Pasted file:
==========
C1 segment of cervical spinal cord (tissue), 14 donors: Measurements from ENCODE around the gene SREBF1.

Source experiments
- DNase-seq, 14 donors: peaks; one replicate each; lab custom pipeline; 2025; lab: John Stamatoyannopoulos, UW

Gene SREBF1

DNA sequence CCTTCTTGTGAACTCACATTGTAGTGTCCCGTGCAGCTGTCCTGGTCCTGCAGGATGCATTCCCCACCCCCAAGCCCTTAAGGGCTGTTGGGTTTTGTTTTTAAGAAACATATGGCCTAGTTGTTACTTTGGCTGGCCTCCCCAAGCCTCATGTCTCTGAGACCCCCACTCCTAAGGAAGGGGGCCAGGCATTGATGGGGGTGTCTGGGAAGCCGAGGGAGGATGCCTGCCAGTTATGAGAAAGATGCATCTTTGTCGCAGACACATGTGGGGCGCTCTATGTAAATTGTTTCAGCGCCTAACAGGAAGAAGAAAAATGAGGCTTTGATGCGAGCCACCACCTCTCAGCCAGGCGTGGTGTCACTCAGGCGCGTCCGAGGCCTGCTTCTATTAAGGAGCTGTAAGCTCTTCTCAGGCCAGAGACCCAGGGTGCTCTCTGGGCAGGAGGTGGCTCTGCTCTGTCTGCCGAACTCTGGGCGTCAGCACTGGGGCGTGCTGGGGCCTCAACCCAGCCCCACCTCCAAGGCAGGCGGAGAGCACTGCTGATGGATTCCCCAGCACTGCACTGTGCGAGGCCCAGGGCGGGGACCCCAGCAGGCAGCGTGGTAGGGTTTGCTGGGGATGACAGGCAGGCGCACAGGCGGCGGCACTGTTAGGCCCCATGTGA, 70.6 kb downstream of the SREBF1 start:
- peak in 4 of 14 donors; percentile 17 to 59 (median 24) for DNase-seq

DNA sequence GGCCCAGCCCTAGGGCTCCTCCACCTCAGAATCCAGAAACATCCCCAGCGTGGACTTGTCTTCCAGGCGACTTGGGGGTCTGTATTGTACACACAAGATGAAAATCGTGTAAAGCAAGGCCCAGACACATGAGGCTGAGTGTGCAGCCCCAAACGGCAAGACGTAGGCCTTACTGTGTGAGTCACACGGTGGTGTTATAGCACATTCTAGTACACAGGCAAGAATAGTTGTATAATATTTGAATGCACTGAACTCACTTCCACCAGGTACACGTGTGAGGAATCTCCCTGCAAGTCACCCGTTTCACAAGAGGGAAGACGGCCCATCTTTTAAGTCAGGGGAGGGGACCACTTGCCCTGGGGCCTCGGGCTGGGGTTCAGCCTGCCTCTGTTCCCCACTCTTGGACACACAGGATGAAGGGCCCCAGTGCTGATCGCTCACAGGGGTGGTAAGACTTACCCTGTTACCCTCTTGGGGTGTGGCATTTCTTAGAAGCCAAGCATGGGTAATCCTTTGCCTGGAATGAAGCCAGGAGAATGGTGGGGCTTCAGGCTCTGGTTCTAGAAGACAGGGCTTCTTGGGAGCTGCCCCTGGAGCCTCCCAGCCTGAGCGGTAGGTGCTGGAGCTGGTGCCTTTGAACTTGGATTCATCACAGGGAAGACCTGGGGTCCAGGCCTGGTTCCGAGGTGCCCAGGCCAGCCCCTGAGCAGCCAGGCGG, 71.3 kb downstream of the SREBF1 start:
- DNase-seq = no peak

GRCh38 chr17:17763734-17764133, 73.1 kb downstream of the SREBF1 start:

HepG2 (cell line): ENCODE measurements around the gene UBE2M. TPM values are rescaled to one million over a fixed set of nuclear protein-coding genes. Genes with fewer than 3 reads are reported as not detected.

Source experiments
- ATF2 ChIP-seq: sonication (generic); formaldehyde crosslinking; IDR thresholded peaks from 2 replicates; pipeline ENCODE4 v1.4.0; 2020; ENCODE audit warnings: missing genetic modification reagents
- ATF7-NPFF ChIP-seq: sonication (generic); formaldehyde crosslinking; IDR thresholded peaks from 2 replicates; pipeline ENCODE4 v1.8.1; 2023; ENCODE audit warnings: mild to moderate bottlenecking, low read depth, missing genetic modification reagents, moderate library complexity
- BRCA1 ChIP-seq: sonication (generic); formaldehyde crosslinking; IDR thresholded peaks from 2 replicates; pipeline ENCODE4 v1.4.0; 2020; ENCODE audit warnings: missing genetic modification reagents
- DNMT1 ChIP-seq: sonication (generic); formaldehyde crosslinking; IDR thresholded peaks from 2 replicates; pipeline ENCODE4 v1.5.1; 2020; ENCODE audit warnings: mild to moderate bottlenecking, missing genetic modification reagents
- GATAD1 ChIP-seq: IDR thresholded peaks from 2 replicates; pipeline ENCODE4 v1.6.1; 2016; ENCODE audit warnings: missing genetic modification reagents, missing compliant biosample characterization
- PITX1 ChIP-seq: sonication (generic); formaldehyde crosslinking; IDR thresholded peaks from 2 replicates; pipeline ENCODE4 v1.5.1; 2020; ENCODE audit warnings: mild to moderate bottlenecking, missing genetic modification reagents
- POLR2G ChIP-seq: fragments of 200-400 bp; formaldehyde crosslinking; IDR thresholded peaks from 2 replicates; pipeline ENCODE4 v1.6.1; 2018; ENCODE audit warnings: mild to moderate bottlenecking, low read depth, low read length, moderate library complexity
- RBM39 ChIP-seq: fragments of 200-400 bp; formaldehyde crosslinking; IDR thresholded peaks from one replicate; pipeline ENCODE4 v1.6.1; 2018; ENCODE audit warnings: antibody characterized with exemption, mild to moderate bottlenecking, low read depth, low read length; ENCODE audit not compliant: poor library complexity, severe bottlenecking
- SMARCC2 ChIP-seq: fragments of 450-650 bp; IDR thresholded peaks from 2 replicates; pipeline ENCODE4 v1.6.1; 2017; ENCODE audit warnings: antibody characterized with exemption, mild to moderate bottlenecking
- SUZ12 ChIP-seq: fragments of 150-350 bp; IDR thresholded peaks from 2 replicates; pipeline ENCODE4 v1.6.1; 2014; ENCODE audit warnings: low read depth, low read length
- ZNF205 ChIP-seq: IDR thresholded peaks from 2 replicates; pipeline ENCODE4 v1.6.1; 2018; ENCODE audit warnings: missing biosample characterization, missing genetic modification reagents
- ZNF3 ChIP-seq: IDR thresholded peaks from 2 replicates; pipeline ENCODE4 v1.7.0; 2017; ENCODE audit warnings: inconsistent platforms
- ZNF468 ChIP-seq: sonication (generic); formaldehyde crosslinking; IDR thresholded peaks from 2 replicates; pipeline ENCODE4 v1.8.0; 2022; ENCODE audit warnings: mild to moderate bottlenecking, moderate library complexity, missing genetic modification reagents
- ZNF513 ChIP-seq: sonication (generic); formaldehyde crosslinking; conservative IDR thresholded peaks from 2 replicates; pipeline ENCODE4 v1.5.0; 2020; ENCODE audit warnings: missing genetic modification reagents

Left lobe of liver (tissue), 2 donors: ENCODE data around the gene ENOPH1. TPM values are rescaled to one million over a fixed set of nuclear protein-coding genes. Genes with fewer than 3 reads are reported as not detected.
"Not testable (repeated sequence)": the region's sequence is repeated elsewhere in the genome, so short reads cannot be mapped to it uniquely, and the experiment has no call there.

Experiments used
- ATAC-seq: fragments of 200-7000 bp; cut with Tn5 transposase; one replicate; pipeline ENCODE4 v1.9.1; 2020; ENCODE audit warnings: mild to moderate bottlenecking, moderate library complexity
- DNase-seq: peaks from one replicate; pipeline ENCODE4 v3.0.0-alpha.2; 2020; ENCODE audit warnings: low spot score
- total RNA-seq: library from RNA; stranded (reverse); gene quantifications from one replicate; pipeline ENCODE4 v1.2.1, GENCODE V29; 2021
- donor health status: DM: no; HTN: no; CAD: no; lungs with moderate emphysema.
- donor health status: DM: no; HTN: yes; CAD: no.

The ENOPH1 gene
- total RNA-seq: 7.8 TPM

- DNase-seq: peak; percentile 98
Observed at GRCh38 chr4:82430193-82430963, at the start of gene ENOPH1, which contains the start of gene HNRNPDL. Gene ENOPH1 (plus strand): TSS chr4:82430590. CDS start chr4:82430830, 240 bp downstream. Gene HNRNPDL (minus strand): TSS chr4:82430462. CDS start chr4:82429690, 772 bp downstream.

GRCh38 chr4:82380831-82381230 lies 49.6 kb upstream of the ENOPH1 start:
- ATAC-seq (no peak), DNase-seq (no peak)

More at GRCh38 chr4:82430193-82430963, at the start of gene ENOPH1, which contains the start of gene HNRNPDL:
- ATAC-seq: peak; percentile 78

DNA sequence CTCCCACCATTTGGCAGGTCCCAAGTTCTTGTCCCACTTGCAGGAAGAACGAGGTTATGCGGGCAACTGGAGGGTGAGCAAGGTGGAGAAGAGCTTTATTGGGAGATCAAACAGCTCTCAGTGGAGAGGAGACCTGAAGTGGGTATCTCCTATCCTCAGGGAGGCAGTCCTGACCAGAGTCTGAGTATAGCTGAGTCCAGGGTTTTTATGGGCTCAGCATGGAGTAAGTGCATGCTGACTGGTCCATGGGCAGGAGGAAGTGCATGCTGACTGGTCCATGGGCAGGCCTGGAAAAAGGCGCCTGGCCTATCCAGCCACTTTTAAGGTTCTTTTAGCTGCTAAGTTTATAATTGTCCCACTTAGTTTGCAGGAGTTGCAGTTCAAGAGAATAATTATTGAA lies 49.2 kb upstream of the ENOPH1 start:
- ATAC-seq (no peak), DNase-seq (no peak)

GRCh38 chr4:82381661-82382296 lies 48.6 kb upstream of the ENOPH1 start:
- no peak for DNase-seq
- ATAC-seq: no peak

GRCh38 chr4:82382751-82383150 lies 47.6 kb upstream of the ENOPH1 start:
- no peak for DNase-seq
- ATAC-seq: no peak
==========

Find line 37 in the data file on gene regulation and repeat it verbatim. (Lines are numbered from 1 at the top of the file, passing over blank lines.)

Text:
Observed at GRCh38 chr4:82430193-82430963, at the start of gene ENOPH1, which contains the start of gene HNRNPDL. Gene ENOPH1 (plus strand): TSS chr4:82430590. CDS start chr4:82430830, 240 bp downstream. Gene HNRNPDL (minus strand): TSS chr4:82430462. CDS start chr4:82429690, 772 bp downstream.